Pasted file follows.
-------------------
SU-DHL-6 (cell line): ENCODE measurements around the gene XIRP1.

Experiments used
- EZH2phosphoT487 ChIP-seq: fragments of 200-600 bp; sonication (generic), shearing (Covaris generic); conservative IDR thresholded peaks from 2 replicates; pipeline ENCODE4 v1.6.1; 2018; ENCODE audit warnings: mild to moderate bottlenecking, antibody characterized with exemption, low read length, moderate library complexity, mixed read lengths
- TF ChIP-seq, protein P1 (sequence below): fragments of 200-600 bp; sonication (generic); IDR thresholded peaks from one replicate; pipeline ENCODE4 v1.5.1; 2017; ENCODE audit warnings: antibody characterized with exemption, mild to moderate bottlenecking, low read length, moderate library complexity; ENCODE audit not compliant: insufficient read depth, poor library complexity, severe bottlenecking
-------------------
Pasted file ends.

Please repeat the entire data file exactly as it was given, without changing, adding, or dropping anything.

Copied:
SU-DHL-6 (cell line): ENCODE measurements around the gene XIRP1.

Experiments used
- EZH2phosphoT487 ChIP-seq: fragments of 200-600 bp; sonication (generic), shearing (Covaris generic); conservative IDR thresholded peaks from 2 replicates; pipeline ENCODE4 v1.6.1; 2018; ENCODE audit warnings: mild to moderate bottlenecking, antibody characterized with exemption, low read length, moderate library complexity, mixed read lengths
- TF ChIP-seq, protein P1 (sequence below): fragments of 200-600 bp; sonication (generic); IDR thresholded peaks from one replicate; pipeline ENCODE4 v1.5.1; 2017; ENCODE audit warnings: antibody characterized with exemption, mild to moderate bottlenecking, low read length, moderate library complexity; ENCODE audit not compliant: insufficient read depth, poor library complexity, severe bottlenecking